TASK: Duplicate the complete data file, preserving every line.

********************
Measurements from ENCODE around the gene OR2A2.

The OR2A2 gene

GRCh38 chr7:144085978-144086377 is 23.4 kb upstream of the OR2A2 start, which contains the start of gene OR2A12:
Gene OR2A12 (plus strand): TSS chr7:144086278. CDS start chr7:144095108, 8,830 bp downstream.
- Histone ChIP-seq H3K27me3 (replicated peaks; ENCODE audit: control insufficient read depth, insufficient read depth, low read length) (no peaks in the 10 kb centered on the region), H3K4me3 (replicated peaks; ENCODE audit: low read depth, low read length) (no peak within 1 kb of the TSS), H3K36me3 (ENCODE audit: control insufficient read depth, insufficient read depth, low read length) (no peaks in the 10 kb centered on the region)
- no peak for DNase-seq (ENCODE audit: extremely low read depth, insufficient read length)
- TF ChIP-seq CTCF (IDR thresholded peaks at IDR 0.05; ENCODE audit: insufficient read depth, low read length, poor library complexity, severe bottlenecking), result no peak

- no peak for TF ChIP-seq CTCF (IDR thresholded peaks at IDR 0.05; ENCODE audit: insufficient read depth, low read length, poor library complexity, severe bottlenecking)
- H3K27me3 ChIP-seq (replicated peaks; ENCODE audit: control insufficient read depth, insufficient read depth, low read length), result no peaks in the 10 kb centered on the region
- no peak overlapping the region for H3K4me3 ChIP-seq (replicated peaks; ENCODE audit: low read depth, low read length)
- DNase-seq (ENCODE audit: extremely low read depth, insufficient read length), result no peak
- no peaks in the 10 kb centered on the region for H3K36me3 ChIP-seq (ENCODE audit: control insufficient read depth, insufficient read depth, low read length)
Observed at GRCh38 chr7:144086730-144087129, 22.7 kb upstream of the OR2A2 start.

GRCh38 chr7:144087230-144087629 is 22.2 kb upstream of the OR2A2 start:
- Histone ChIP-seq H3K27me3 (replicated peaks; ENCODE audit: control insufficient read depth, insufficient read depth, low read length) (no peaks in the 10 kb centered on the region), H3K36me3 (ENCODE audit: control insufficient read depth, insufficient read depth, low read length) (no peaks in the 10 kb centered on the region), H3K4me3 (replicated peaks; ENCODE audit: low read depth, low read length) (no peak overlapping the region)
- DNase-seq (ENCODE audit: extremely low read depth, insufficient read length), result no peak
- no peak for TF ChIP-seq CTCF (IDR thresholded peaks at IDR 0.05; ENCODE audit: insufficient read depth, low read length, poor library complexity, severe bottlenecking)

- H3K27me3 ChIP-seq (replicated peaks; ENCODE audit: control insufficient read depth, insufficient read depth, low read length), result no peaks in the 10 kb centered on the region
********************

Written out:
Measurements from ENCODE around the gene OR2A2.

The OR2A2 gene

GRCh38 chr7:144085978-144086377 is 23.4 kb upstream of the OR2A2 start, which contains the start of gene OR2A12:
Gene OR2A12 (plus strand): TSS chr7:144086278. CDS start chr7:144095108, 8,830 bp downstream.
- Histone ChIP-seq H3K27me3 (replicated peaks; ENCODE audit: control insufficient read depth, insufficient read depth, low read length) (no peaks in the 10 kb centered on the region), H3K4me3 (replicated peaks; ENCODE audit: low read depth, low read length) (no peak within 1 kb of the TSS), H3K36me3 (ENCODE audit: control insufficient read depth, insufficient read depth, low read length) (no peaks in the 10 kb centered on the region)
- no peak for DNase-seq (ENCODE audit: extremely low read depth, insufficient read length)
- TF ChIP-seq CTCF (IDR thresholded peaks at IDR 0.05; ENCODE audit: insufficient read depth, low read length, poor library complexity, severe bottlenecking), result no peak

- no peak for TF ChIP-seq CTCF (IDR thresholded peaks at IDR 0.05; ENCODE audit: insufficient read depth, low read length, poor library complexity, severe bottlenecking)
- H3K27me3 ChIP-seq (replicated peaks; ENCODE audit: control insufficient read depth, insufficient read depth, low read length), result no peaks in the 10 kb centered on the region
- no peak overlapping the region for H3K4me3 ChIP-seq (replicated peaks; ENCODE audit: low read depth, low read length)
- DNase-seq (ENCODE audit: extremely low read depth, insufficient read length), result no peak
- no peaks in the 10 kb centered on the region for H3K36me3 ChIP-seq (ENCODE audit: control insufficient read depth, insufficient read depth, low read length)
Observed at GRCh38 chr7:144086730-144087129, 22.7 kb upstream of the OR2A2 start.

GRCh38 chr7:144087230-144087629 is 22.2 kb upstream of the OR2A2 start:
- Histone ChIP-seq H3K27me3 (replicated peaks; ENCODE audit: control insufficient read depth, insufficient read depth, low read length) (no peaks in the 10 kb centered on the region), H3K36me3 (ENCODE audit: control insufficient read depth, insufficient read depth, low read length) (no peaks in the 10 kb centered on the region), H3K4me3 (replicated peaks; ENCODE audit: low read depth, low read length) (no peak overlapping the region)
- DNase-seq (ENCODE audit: extremely low read depth, insufficient read length), result no peak
- no peak for TF ChIP-seq CTCF (IDR thresholded peaks at IDR 0.05; ENCODE audit: insufficient read depth, low read length, poor library complexity, severe bottlenecking)

- H3K27me3 ChIP-seq (replicated peaks; ENCODE audit: control insufficient read depth, insufficient read depth, low read length), result no peaks in the 10 kb centered on the region